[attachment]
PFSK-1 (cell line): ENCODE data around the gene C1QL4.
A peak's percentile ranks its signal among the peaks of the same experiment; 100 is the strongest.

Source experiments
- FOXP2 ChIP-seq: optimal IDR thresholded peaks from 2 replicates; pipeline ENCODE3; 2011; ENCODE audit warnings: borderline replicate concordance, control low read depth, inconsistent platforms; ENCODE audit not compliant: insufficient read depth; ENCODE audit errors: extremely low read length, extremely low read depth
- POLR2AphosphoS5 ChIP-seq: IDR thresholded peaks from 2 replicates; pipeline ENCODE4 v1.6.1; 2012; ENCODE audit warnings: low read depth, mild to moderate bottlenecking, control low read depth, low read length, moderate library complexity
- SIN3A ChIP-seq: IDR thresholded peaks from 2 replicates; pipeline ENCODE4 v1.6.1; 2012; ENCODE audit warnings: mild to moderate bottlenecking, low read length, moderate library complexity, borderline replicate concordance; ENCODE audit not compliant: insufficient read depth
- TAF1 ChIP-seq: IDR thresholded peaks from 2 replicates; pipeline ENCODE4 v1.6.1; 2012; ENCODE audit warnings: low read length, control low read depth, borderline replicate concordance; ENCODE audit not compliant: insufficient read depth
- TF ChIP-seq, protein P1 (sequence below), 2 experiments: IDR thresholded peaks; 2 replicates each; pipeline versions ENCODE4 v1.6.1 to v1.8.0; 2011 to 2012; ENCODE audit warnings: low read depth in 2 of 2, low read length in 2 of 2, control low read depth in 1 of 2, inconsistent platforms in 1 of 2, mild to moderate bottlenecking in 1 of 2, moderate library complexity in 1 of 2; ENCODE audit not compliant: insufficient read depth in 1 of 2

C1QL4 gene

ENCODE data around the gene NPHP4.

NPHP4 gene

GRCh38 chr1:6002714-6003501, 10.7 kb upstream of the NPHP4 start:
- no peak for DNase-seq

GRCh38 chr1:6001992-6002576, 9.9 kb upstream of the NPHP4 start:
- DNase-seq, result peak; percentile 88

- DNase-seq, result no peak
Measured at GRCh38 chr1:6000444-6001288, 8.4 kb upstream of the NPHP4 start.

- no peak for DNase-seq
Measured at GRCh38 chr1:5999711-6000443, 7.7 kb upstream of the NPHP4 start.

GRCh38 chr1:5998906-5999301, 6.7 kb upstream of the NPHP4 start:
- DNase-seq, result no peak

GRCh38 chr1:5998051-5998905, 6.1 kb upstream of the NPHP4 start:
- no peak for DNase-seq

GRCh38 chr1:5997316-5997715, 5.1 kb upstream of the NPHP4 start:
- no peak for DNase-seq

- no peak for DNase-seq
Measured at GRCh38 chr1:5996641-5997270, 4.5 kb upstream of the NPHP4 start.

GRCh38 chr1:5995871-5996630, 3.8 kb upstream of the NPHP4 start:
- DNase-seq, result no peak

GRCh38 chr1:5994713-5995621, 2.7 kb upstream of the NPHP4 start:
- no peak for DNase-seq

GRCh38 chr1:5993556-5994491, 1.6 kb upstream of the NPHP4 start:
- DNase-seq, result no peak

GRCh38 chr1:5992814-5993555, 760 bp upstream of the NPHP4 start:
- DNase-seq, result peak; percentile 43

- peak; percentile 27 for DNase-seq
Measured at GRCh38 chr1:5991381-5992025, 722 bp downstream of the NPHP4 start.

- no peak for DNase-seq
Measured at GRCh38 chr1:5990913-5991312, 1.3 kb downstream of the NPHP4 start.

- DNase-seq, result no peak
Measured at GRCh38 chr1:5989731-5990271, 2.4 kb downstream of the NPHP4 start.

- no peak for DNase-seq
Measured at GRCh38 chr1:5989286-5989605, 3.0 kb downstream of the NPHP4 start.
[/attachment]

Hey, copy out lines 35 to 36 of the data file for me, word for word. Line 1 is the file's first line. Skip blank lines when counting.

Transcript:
- DNase-seq, result peak; percentile 43

- peak; percentile 27 for DNase-seq